What environmental issues will the next generation face?

Are you worried about the environment?
John Foxx/Thinkstock

Greenhouse gases, CFCs, oil guzzling cars and smoke-belching industry. We don't lack examples of environmental threats that have occupied the previous generations. But with the sprinting pace of technology, what issues will the next generation face?

On the next page, discover what issues people will face.


People: The Next Generation

First, what is the "next generation"? (Hint: not a "Star Trek" spin-off.) Generation spans are notoriously tricky to define; for our purposes, let's just say that we're referring to present seniors in high school (as of 2011) and younger. The name for this generation is as vague as the dates we use to identify them: Generation Z, Generation Naught, Generation @, Generation M, the Internet Generation and others have all been used. Like all good students, we'll follow what our teachers tell us: The California Teachers Association calls them Generation Z, and we will too.

In the two or so previous generations to Generation Z, environmental protection and change went from emerging to emergency. As more science focused on the way our environment had changed after the Industrial Revolution, there was a general consensus amongst environmental activists and researchers that climate change was the primary issue to be addressed.


Shift Away From Climate Change

While climate change and its effects are no doubt still at the forefront of environmental study, the United Nations Fourth Global Environmental Outlook (GEO4) stresses that climate change is part of an interconnected group of issues. Biodiversity loss, land and water degradation, resource overconsumption and poverty all play a role in environmental issues. GEO4 says that the links between all of these factors are what environmental studies must focus on simultaneously, as opposed to a more specific emphasis on simple climate change.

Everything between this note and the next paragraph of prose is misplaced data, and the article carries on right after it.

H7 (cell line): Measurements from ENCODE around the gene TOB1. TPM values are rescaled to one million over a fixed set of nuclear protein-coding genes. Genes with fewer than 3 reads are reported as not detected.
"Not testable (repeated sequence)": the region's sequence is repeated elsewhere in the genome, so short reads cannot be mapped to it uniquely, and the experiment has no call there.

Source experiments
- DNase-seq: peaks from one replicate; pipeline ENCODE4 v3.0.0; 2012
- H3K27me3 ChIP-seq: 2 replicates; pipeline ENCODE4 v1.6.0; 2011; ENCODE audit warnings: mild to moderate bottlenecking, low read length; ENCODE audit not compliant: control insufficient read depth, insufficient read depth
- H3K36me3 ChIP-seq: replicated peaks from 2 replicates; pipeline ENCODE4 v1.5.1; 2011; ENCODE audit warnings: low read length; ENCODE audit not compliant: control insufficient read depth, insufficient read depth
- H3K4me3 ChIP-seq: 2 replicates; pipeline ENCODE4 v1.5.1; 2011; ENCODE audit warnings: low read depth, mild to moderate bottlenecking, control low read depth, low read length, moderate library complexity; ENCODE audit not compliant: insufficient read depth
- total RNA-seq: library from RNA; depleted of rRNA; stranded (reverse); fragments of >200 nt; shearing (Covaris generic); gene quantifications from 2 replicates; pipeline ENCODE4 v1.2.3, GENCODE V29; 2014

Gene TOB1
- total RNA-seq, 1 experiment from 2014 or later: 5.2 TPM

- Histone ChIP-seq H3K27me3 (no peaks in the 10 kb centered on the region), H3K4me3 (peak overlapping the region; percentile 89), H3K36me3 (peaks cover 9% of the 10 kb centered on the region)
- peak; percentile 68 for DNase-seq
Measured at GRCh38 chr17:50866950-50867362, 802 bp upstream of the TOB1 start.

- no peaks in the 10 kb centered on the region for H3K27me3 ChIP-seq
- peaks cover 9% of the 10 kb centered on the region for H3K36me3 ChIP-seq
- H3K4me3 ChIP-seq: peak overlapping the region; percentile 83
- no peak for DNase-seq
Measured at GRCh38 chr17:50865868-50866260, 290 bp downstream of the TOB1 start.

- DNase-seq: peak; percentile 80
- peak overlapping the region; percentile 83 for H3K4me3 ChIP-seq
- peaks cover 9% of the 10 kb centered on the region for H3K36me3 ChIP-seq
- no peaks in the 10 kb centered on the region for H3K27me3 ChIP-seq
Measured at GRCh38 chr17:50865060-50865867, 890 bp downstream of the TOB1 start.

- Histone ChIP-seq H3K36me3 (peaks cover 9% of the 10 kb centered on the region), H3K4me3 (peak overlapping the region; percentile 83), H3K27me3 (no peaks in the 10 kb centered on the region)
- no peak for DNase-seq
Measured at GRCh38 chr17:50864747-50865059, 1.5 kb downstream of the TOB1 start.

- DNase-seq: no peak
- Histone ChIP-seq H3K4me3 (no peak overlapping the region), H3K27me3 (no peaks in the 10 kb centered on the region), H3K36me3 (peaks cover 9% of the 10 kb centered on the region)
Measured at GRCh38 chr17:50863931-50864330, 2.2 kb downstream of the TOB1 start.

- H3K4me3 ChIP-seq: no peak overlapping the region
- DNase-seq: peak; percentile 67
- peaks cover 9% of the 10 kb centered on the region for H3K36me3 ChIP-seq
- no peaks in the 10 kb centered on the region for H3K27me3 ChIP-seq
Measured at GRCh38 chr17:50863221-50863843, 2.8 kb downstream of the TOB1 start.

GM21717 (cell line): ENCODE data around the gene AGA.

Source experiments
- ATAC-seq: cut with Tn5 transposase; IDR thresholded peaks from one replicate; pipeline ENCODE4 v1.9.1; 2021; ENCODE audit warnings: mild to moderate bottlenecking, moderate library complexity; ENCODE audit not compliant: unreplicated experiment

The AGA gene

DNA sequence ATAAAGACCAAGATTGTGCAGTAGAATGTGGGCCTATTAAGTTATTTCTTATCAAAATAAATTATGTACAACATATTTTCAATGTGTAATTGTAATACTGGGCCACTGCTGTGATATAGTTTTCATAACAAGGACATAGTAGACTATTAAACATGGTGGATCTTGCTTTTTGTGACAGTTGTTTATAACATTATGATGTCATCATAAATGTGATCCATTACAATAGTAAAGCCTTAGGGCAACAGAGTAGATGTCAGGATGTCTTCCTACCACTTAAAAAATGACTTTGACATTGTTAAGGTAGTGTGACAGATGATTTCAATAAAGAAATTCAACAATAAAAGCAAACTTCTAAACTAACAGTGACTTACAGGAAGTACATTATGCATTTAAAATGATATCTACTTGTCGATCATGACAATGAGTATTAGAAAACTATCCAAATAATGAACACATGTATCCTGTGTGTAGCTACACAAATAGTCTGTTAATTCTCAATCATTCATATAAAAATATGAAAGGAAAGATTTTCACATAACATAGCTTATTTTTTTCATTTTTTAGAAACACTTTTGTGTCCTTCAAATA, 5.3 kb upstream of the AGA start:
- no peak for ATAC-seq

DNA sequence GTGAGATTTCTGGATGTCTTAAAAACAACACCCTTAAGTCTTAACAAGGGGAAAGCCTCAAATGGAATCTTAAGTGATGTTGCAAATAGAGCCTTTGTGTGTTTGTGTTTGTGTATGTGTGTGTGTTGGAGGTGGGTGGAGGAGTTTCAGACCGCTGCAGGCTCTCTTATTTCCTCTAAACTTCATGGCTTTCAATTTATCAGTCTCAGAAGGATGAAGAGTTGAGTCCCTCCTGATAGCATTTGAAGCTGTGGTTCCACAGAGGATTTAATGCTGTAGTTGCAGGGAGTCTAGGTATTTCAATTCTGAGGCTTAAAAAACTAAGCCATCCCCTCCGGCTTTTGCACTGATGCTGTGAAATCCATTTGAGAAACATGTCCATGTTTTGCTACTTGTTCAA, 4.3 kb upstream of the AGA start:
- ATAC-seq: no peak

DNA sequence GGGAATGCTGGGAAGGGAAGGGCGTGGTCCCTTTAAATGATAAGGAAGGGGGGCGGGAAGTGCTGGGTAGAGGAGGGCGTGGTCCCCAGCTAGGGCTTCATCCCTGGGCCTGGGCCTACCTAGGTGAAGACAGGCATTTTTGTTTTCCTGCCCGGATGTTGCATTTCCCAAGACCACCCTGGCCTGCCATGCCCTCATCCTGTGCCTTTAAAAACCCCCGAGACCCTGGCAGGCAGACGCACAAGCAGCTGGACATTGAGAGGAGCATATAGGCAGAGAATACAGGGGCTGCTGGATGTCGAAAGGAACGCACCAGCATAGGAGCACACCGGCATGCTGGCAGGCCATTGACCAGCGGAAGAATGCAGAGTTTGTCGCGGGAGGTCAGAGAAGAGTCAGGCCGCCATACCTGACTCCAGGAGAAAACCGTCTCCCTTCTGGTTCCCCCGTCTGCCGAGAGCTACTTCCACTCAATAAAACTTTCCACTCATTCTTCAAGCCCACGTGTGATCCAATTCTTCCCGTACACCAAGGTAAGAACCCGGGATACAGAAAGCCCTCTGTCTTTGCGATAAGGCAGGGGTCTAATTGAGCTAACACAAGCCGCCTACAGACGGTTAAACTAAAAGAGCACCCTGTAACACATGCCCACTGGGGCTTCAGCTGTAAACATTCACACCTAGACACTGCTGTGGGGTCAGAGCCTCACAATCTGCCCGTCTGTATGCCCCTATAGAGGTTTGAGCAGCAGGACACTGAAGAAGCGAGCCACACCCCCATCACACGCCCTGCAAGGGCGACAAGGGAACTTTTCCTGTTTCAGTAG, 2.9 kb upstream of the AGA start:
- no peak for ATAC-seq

Generation Z will have to confront how seriously climate fluctuations affect countries marked by poverty. The United Nations Environmental Programme points out that poor countries are much more vulnerable to catastrophe spawned by severe weather systems. It could very well be that the next generation of environmentalists will have to address global poverty and resource allocation as much as previous generations have responded to consumption and pollution.


If those recommendations seem rather mundane, let's really get outside the box to see what issues future generations will face. How about invasive species … in the form of robots?

Killer Robots and the Dark Side of "Green"

OK, perhaps we shouldn’t sound the alarm yet. But William Sutherland, a zoologist at the University of Cambridge in the United Kingdom, did organize workshops to highlight upcoming environmental threats. The possibility was raised that our own robotic creations could take us over "Terminator"-style or maybe just have a negative impact on the environment. Even current popular environmentally-friendly ideas like offshore power generation could have an impact on delicate marine ecosystems. Wind power -- a very tantalizing "green" energy source -- will need to be assessed and monitored for its damage to the avian and entomological populations.

Whatever the future holds, Generation Z will need to be vigilant about continuing to monitor environmental trends. Leaning forward to forecast the environmental impact of new technology will be of utmost importance.